To experiment with regulatory sandboxes, Congress must address the fragmentation of financial regulation.
Toddlers play in sandboxes and, increasingly, so do big banks. Around the world, regulators allow banks to experiment with new technology by deploying what are known as “regulatory sandboxes.”
A regulatory sandbox is a controlled “safe space” where companies can test and develop innovative products and business models free from many major regulatory barriers, but under regulators’ watchful eyes. Firms explore in this space for a limited period of time pursuant to strict guidance from the relevant agency.
For U.S. regulators, however, the task of creating a regulatory sandbox for the financial system is more complex than mere child’s play.
Regulators can create sandboxes in any regulated market, but financial institutions are particularly suitable candidates for this trendy model because technology has become a necessary survival tool. Banks, insurance companies, financial advisors, and other providers of financial services now rely on advanced technology—such as artificial intelligence—to compete with fintech firms that are increasingly transitioning traditional markets toward new digital financial services.
Because of this reliance on new technology, observers wonder why the United States has not yet established a regulatory sandbox for financial firms. After all, industry experts have long called for greater innovation by financial regulatory agencies across the United States—both at the federal and state levels.
Other countries have applied the sandbox concept to their financial industries. For example, in 2015, the United Kingdom’s Financial Conduct Authority (FCA) created the first fintech regulatory sandbox to “promote competition by supporting disruptive innovation” in its financial markets. In its first cohort, the FCA’s regulatory sandbox accepted 24 applicants that ranged from innovation firms to well-established financial institutions such as HSBC and Lloyds Banking Group. Over the years, the FCA has established seven cohorts in total.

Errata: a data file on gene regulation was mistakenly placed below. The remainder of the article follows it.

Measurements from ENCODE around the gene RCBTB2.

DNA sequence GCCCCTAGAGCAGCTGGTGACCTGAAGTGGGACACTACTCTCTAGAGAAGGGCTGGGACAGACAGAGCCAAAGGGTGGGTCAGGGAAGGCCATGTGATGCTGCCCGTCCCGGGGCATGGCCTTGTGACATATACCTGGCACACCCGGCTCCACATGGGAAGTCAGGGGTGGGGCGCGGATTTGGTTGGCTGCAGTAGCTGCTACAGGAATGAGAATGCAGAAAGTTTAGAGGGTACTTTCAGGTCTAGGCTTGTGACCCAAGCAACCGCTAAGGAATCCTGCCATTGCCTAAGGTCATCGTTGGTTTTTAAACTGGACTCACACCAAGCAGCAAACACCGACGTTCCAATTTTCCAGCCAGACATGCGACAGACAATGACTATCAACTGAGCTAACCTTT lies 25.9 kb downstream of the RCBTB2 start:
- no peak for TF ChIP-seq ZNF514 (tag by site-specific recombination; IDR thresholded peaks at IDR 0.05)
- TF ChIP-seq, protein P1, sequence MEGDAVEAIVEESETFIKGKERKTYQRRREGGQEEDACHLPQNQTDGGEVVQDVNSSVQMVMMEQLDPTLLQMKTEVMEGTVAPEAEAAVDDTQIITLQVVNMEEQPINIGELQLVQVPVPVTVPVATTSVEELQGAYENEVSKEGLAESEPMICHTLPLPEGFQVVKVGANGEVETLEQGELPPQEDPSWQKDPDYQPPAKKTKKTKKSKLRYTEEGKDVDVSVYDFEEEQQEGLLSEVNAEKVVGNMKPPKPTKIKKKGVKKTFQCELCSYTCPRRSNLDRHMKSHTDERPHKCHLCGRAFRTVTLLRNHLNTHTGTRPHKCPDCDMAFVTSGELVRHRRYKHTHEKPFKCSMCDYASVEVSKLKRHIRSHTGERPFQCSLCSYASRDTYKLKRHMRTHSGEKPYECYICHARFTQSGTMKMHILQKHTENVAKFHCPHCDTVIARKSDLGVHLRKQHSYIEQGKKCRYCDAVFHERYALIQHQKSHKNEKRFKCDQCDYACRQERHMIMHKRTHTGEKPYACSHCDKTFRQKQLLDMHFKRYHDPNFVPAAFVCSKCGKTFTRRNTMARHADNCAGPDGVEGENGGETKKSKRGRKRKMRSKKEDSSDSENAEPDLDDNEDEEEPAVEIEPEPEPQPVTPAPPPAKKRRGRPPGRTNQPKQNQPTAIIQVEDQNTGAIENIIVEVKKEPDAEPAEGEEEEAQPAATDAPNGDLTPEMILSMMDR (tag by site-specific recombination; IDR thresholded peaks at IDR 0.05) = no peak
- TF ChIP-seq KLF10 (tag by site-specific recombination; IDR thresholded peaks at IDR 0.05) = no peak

Britain’s fintech regulatory sandbox has been an inspiring success for other countries. The World Bank has reported the existence of 73 fintech regulatory sandboxes in 57 jurisdictions across the globe, as of November 2020.
But to establish an effective regulatory sandbox in the United States, regulators must confront a fundamental structural feature of the American financial industry: a complex, fragmented regulatory system. Federal and state agencies possess overlapping authorities and sometimes competing interests or priorities.
The U.S. financial regulatory framework comprises a variety of agencies at the federal and state levels. As such, a single agency or jurisdiction in the United States cannot, by itself, create an effective regulatory sandbox that would permit innovation and disruption in financial services.
This fragmented framework is different from the structure of the United Kingdom and that of other jurisdictions that have adopted sandbox models. Thus, U.S. regulators will face unique challenges when building upon the lessons learned elsewhere.
The major challenge in the United States stems from a lack of coordination between agencies in federal and state levels. Each agency has its own authority and powers to operate within its jurisdiction. More often than not, fintechs, banks, and other financial players in the industry are subject to supervision by multiple federal and state agencies.